Reflections on Mere Christianity

I’m looking back through Mere Christianity these days, one of my favorite books by one of my favorite authors. Some miscellaneous thoughts: 1) Lewis’ appeal to mere Christianity was not tantamount to doctrinal minimalism, as some people have suggested. His metaphor for a hall (Christian orthodoxy) with many rooms (Christian denominations) on it at the end of the preface makes it clear that he focuses on the broad essentials of Christianity because he is introducing his listeners (and now readers) to the Christian faith, not because he thinks the broad essentials are all people need to subsequently accept. He is…

A Review of Orwell’s Review of That Hideous Strength

On August 16, 1945, just days after the United States dropped atomic bombs on Hiroshima and Nagasaki, George Orwell, author of the dystopian novel 1984, wrote a review of C.S. Lewis’ similarly dystopian novel That Hideous Strength. He acknowledges various admirable qualities of the book and – interestingly – the plausibility of the plot Lewis envisages. “There is nothing outrageously improbable in such a conspiracy. Indeed, at a moment when a single atomic bomb – of a type already pronounced ‘obsolete’ – has just blown probably three hundred thousand people to fragments, it sounds all too topical.” Orwell faults the…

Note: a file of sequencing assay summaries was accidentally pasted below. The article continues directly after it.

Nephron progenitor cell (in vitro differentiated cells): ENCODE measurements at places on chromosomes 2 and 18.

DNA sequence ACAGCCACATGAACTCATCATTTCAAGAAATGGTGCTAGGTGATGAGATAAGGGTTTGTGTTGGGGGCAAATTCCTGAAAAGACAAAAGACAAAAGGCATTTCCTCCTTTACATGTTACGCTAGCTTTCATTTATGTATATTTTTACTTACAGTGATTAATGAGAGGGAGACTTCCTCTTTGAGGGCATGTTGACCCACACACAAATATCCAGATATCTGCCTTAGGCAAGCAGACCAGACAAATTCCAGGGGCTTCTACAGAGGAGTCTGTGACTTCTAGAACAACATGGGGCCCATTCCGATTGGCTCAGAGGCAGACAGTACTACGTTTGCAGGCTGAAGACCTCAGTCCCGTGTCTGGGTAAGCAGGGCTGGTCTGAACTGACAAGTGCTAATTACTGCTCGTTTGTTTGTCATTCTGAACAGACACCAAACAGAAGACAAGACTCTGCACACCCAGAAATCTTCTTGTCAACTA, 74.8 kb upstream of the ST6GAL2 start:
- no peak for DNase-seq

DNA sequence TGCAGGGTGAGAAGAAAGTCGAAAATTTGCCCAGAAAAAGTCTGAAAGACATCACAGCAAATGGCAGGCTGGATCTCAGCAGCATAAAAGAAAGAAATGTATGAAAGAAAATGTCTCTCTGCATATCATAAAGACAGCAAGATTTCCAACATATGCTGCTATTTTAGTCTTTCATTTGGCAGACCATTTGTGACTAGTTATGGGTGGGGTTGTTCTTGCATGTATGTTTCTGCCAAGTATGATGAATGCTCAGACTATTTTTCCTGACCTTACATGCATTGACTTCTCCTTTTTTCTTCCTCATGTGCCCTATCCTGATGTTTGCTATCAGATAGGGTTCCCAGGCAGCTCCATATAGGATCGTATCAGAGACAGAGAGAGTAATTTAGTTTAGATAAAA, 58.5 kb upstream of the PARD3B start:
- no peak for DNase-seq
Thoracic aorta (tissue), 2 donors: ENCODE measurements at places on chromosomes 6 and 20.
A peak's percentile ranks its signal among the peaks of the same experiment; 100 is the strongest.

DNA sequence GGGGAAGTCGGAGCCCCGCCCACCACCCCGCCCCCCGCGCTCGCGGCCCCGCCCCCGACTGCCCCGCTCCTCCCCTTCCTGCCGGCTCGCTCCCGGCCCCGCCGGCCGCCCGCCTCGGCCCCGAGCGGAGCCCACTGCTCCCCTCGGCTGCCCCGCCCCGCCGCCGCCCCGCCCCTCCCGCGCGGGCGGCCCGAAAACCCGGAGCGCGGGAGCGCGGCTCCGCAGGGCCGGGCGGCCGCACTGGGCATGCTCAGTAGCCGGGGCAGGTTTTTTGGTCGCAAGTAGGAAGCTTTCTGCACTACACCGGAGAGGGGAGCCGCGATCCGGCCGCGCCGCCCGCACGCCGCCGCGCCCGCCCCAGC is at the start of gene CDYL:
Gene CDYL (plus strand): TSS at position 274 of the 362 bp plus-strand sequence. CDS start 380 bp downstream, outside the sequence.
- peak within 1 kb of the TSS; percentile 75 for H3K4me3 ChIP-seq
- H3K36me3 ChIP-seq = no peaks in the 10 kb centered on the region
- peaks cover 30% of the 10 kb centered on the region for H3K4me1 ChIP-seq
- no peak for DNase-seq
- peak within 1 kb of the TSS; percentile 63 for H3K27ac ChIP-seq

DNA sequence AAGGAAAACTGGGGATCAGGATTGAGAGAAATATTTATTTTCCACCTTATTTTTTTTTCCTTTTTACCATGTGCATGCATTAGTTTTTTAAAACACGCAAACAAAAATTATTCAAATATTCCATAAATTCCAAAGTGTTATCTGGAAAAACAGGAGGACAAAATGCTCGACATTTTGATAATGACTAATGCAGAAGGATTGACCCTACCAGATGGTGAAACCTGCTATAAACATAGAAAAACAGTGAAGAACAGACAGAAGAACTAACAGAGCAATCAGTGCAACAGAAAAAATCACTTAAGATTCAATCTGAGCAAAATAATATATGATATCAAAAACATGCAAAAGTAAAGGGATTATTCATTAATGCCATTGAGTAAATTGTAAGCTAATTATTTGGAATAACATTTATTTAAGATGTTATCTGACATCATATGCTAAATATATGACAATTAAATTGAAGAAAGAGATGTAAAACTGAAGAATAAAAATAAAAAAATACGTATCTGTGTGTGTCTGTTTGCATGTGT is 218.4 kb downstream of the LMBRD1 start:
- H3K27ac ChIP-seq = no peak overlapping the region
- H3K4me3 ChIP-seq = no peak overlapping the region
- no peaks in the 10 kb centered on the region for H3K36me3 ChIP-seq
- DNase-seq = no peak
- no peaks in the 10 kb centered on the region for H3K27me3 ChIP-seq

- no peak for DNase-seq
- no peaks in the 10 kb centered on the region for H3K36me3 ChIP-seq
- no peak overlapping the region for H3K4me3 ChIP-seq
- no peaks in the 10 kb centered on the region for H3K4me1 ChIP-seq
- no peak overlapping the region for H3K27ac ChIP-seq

The dry and choking places

Picking up in my previous post, here’s a crucial passage in the depiction of Mark’s redemption. Its such a creative literary presentation of the conviction of sin: There were no moral considerations at this moment in Mark’s mind. He looked back on his life, not with shame but with a kind of disgust at its dreariness. He saw himself as a little boy in short trousers, hidden in the shrubbery beside the paling to overhear Myrtle’s conversation with Pamela, and trying to ignore the fact that it was not at all interesting when overheard. He saw himself making believe that…